If you don't even know if it's worth your time. And so I think that you have to lean in to ask those tough questions. Otherwise, why are you there? Who are you building for? If you're not willing to ask those tough questions. So you think you're probably wasting your time and there's a good chance you are wasting your time.
Because you're probably going in the wrong direction. If that's uncomfortable for you to ask
Brett Berson: [00:32:44] on a related note, you've sort of touched on this in different ways, but when you reflect on your own journey and you look across all the super early founders that you spent time with, are there consistent mistakes that you think that founders tend to make maybe specifically around this voyage to product market fit, or maybe it's just building early products?
Ryan Glasgow: [00:33:06] I think as founders, everyone really leans into their own intuition far more than they should. And I think the, a great outcome for any business or product or new feature that you're working on is that you invalidate in the very beginning or as soon as possible that it's not worth spending resources and time on.
And so I have worked with founders where there is strong intuition around building a product where a feature and bringing that to market and. There was no real user research process and no difficult, uncomfortable questions were asked very early on. And, you know, again, I think that it's just an incredible mistake in disservice to everyone involved is I recall it when company where the founder had very strong intuition and inclination around bringing a new feature to market.
And it took this team about four people a year and a half full time working on this feature. And there was no user research that was done. And when we launched it, we actually didn't even launch it. We launched the landing page for the feature and we linked from the homepage to this feature. And no one clicked over to that landing page and no one opted in to even try that future.
And we are weeks away from launching after a year and a half and we just shut it down. And there are just so many ways to really invalidate by asking those tough questions. With actual customers who you hope to serve with those features. And I just think that it's something that we, as an industry and as founders and product managers use to ask those questions to really challenge those that are responsible for asking those uncomfortable questions, to ask those on your behalf.
So you can get those answers to really understand is this worth spending time on and really validating or invalidating that theory or hypothesis that someone has to bring that product or feature to market.
Brett Berson: [00:35:11] Can you talk a little bit about the way in which you build products in each one of these phases?
Now that you're a much more mature company, you talked a lot about what that loop looks like when you're like a three person team talking to customers, doing things that don't scale, creating these insights and dashboards in Google slides. And then the first version of the product that instantiated those insights in the actual product.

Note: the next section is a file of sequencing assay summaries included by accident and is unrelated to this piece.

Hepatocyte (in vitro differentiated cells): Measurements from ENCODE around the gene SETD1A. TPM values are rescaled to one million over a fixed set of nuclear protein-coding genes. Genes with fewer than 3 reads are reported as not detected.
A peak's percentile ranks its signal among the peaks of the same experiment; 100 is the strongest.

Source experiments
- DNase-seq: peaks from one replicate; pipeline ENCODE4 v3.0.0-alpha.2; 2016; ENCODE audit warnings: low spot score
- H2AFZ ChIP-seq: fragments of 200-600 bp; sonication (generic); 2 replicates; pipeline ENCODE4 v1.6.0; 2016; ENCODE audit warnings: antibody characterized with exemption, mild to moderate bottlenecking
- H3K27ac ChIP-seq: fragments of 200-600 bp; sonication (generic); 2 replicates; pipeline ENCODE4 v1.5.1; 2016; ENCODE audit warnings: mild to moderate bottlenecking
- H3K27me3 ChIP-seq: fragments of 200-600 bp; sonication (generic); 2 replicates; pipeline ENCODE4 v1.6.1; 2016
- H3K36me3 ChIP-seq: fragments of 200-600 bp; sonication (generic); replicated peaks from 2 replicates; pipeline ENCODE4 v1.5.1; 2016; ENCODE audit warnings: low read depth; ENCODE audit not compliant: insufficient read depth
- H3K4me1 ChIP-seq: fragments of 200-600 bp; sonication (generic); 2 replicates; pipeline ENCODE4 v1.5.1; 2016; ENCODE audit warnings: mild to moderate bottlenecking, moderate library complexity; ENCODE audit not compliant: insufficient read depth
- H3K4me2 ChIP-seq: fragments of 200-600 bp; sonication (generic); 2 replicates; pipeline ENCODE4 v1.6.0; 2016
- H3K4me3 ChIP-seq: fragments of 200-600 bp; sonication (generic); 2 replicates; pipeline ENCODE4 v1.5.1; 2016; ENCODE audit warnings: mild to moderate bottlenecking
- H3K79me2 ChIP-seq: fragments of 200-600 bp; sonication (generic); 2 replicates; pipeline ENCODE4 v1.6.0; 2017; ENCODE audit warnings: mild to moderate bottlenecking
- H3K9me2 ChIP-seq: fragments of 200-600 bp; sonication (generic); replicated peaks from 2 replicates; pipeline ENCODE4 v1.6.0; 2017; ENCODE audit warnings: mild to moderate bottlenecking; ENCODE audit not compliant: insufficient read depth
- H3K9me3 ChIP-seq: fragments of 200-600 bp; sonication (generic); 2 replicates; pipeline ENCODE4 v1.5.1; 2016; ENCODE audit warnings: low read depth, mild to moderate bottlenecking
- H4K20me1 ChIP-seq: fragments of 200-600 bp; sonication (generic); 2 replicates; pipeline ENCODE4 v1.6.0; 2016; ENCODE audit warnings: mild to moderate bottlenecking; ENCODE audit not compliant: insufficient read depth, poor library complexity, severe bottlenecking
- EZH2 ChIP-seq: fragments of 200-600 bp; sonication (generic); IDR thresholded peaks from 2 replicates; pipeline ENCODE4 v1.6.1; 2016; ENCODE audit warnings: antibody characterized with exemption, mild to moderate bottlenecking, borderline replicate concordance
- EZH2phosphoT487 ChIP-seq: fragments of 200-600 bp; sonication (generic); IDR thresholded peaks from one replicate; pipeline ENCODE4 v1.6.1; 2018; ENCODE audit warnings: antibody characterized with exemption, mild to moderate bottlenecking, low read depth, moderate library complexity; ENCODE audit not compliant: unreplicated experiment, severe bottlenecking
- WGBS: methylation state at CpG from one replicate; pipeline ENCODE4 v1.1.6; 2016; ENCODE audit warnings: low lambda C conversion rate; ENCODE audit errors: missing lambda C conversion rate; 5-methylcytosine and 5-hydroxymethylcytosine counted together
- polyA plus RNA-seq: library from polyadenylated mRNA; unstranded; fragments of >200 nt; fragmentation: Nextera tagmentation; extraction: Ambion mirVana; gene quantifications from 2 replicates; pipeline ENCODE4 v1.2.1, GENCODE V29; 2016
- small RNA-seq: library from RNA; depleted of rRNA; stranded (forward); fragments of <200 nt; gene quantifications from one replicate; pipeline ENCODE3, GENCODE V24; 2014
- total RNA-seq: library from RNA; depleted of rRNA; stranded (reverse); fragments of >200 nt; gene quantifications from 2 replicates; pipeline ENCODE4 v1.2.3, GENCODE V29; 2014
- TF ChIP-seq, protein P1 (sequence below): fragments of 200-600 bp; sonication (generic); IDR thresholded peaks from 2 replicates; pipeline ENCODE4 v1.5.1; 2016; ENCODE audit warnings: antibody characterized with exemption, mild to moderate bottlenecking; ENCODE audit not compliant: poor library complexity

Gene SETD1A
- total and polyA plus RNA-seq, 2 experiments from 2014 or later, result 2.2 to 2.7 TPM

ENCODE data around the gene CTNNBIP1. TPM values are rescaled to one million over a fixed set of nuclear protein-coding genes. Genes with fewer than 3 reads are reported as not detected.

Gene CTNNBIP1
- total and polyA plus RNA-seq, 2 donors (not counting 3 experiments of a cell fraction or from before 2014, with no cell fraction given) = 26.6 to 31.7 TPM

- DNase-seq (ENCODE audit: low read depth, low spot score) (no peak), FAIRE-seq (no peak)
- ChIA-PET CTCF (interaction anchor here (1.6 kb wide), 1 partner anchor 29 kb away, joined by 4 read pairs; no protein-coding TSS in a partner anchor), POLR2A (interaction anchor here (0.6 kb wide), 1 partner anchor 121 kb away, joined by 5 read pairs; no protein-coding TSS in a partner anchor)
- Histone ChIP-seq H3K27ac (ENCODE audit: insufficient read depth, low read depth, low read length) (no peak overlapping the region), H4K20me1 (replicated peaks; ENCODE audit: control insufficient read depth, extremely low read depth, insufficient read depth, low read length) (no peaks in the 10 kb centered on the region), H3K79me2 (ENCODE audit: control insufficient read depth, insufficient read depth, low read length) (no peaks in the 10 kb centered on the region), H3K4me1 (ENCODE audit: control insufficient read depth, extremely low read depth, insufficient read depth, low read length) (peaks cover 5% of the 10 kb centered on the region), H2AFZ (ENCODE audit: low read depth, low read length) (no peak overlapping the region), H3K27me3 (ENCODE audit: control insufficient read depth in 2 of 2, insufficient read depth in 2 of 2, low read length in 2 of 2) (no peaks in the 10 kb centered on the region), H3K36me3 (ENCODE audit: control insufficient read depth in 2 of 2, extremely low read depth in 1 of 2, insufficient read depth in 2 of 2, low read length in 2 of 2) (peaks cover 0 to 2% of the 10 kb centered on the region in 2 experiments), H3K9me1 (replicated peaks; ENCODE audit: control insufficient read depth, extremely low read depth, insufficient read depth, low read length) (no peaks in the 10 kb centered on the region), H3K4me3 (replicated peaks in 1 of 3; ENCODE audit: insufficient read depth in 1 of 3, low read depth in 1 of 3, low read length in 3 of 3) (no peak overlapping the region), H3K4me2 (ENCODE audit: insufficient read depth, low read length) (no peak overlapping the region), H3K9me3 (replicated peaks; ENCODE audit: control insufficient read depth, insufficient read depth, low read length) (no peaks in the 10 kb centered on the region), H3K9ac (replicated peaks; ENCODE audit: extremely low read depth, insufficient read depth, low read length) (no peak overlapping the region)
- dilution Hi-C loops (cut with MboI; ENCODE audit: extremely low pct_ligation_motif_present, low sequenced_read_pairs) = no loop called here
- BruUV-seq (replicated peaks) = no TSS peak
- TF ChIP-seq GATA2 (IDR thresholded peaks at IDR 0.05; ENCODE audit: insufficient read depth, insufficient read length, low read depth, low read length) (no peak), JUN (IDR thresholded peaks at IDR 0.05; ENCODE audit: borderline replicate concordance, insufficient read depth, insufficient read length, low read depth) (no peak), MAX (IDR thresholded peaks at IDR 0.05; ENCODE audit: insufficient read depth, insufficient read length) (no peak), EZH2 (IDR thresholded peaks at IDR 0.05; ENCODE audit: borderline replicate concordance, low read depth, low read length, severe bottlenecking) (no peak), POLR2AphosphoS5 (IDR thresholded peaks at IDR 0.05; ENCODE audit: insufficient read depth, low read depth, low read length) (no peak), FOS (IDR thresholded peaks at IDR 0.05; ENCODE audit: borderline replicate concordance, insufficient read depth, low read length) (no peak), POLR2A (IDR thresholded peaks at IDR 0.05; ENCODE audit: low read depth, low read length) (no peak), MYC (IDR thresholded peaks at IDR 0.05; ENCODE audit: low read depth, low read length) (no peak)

And maybe you could pick that thread up and talk about what that loop looks like.
Ryan Glasgow: [00:35:39] Now, I would say that in many ways, there are a lot of patterns to the early iteration and feedback loop and user research process. And for an example is that it's very customer driven and we had a product manager join a few months ago and I made a promise to her that usually it will be the most customer driven company you'll work at.
And we have shared slack channels with, for many of our enterprise customers. And I'm constantly joining customer calls, joining customer success calls, doing skip levels as CEO, meaning directly. Those had a products, head of user research and really hearing what's working and not working for them, but the bringing new features to market, it still comes back to talking to customers and understanding what they are looking to achieve.
And in many ways, once you have a core product that is solving a problem, the best way is to look at the other vendors and products that someone is also using and think about ways that you can uniquely solve those. And so maybe you're not exactly doing what that other vendors doing, but you think around the outcome that your customer is looking to solve and achieve with those other vendors.
And think how as a company, can we build something that actually solves that same job or that outcome in a way that's unique and. True to us as a company. And I think if you look at fig jam, I think that's a great example from Figma, how they're taking this concept of virtual white boarding and they built a feature around it.
And I'm sure they saw a lot of their customers were using Figma for high-fidelity design and prototyping, but that ideation phase in design, they using other vendors. There's a lot of virtual whiteboard solutions out there. And they saw that there's such a high attach rate to Figma with other virtual whiteboard solutions like Miro or a mural that let's think about how we can uniquely solve this outcome of this ideation and discovery process in the design phase so that our designers don't have to switch tools.